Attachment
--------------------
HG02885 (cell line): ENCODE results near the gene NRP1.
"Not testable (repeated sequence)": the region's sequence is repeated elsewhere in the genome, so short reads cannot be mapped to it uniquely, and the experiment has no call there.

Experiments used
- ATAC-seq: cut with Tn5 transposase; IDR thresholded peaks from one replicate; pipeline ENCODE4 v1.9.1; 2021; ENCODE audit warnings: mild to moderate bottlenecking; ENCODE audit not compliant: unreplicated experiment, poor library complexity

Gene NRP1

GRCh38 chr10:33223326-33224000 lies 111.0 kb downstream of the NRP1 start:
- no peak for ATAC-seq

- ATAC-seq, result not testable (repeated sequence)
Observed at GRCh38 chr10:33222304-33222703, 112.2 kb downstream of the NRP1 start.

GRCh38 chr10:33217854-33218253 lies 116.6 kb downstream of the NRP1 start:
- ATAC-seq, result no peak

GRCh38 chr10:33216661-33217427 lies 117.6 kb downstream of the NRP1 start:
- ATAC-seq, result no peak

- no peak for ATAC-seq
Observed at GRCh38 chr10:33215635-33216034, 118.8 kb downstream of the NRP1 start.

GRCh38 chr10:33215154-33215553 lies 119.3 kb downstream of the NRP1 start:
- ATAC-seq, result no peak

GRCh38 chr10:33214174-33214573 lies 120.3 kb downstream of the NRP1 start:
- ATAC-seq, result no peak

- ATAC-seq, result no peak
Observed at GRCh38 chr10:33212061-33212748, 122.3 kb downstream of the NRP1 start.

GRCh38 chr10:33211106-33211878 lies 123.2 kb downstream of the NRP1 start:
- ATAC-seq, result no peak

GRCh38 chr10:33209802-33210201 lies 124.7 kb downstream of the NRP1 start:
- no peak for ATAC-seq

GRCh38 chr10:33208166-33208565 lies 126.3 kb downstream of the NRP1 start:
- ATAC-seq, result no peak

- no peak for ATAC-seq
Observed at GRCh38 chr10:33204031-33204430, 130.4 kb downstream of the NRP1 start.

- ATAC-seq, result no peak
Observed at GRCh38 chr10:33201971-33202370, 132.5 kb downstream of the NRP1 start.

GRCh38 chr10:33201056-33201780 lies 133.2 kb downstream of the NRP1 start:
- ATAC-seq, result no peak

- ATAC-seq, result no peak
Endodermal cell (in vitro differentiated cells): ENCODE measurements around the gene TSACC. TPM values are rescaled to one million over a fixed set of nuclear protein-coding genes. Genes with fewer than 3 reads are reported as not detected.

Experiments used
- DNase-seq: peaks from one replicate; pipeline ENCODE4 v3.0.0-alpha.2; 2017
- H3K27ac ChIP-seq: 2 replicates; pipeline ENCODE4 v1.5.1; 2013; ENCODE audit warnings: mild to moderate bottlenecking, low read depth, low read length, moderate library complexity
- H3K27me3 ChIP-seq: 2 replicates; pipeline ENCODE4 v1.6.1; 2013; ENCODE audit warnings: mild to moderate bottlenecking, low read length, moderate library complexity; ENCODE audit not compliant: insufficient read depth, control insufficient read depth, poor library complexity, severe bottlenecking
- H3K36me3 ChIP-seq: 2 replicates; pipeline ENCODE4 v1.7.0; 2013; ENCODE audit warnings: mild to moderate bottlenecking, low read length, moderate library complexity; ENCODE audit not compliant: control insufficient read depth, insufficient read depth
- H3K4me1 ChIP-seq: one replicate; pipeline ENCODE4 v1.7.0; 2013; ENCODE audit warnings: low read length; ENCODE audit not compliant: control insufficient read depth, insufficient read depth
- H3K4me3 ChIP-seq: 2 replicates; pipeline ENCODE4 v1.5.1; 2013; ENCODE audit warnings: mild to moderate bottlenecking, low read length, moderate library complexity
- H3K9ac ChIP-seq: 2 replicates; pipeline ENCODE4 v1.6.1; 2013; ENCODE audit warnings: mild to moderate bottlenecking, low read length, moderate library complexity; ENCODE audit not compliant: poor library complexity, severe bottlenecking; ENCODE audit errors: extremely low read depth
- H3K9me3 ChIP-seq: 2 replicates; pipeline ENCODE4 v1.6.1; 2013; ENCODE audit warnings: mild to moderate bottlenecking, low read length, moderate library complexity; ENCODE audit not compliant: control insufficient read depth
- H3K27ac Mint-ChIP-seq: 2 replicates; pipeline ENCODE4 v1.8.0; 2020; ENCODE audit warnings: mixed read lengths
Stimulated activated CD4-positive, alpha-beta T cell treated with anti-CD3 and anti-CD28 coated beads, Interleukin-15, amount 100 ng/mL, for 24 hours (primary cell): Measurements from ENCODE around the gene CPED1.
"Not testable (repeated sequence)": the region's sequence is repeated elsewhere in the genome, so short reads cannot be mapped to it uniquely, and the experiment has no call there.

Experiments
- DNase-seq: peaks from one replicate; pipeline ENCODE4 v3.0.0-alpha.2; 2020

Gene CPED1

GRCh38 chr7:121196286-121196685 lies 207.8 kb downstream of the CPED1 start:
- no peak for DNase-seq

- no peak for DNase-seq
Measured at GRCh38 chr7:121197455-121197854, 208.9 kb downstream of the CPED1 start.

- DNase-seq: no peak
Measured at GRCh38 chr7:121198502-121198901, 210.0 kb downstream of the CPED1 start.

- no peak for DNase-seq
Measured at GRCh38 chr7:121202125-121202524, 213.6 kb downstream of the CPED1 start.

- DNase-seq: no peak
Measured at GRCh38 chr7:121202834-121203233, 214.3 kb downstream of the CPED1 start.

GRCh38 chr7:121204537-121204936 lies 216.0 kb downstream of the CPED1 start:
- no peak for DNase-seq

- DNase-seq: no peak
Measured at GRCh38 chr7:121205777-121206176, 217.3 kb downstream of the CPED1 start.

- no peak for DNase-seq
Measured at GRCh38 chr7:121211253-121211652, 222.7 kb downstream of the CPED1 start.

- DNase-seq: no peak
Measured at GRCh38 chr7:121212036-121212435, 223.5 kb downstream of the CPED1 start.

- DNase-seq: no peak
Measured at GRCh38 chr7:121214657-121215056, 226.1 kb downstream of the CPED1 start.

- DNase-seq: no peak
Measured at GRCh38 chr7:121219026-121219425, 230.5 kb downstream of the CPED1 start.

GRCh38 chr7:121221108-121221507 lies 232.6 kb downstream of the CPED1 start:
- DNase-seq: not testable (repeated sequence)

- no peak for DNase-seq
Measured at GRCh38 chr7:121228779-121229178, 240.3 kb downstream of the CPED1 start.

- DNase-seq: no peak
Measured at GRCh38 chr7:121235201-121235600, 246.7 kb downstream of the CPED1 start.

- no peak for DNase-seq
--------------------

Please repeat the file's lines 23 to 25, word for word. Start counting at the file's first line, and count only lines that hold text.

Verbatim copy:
- ATAC-seq, result no peak

GRCh38 chr10:33209802-33210201 lies 124.7 kb downstream of the NRP1 start:
- no peak for ATAC-seq